Why "playing"? 1Experience "Trial and Error → Resolution" in a play while having fun.
What is "playing" in the first place? The father of developmental psychology in the 20th century,
Swiss child and developmental psychologist,
Jean Piaget said "playing" is an adaptive behavior for children to learn and control reality.
In play, children act spontaneously, and organically separate into unique roles by observing individual specialties,
and on-going exercises are solved as a team through group initiative.
When guided properly in an environment of play, children are not negatively impacted from "continuous failures" by trial and error.
An environment where students can repeat failures without feeling pressure is a great opportunity to collaborate with peers,
think persistently, and be awarded with successful experiences by solving problems.
"Play! Genius Programming" provides a place to learn programming skills while experiencing "trial and error" and building "solutions" in a curriculum based on 13 themes based on "play".
Why "playing"? 2Develop non-cognitive skills by thinking about varied, and fun, ways to play.
Leading scholar of Economics of Education and Nobel Prize recipient for Economic Sciences,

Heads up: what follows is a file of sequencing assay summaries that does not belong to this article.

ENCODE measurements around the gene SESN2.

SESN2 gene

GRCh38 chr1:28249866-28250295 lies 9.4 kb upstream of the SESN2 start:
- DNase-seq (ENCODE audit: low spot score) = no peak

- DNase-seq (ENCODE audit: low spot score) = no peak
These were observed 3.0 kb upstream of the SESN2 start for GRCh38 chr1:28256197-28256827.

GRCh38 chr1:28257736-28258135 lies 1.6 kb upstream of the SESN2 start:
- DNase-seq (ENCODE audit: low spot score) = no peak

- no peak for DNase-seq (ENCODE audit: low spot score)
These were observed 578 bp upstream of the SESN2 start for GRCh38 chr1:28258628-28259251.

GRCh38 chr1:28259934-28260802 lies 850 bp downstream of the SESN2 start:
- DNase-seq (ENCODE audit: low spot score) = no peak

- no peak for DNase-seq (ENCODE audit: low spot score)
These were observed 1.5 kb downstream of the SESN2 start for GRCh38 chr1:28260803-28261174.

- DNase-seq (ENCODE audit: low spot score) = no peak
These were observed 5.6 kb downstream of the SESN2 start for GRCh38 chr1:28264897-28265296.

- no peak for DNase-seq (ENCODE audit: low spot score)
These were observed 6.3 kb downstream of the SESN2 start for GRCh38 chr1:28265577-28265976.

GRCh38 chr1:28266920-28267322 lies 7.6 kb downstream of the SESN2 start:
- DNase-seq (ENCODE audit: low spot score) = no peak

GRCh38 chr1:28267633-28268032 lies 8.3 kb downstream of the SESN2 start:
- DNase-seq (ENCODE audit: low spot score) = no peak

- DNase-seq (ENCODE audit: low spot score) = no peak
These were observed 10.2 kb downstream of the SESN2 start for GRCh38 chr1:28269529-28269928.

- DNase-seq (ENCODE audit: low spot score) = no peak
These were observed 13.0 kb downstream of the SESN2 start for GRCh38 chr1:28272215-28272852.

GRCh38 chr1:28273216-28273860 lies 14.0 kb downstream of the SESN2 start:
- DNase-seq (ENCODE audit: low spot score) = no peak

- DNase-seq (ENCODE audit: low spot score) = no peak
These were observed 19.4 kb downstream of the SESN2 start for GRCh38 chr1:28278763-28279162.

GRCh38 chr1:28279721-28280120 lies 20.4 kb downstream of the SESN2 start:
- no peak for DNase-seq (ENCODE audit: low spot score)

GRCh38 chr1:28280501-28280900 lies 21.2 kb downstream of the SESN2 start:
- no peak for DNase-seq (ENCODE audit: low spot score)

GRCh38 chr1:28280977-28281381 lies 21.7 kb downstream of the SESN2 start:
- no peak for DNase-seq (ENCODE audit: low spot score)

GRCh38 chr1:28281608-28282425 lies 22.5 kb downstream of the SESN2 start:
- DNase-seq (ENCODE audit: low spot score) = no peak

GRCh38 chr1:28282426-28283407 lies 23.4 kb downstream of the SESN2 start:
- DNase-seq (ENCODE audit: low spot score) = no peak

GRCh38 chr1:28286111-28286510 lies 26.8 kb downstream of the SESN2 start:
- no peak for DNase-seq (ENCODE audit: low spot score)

Professor James Heckman, advocated two main principles.
One is if a government spends money on child education as a public-policy, it would be the most efficient to spend on children in early years,
and the other one is "learning non-cognitive abilities in early years brings happiness and financial stability to children in their future.
We call the inner ability that cannot be measured by an IQ test as "non-cognitive ability", while "cognitive ability" is directly measurable by an IQ test,
such as knowing numbers and writing letters.
This "non-cognitive ability" is gained through play in childhood that children can be engrossed in, trial and error,
and spontaneous play that has been uniquely created. This increases motivation for study and work in their future.
This is the basis of research by Professor Heckman,
which has been continually developed with ongoing studies and surveys by the "Perry Preschool Project" from the 1960s to present.
Our school doesn’t just let children play without any purpose,
but we emphasize the importance of "the quality of play" to develop non-cognitive ability.
Our curriculum focuses on bringing out the confidence of children by having them actively engaged in play,
and by guiding and supporting them to keep their perseverance.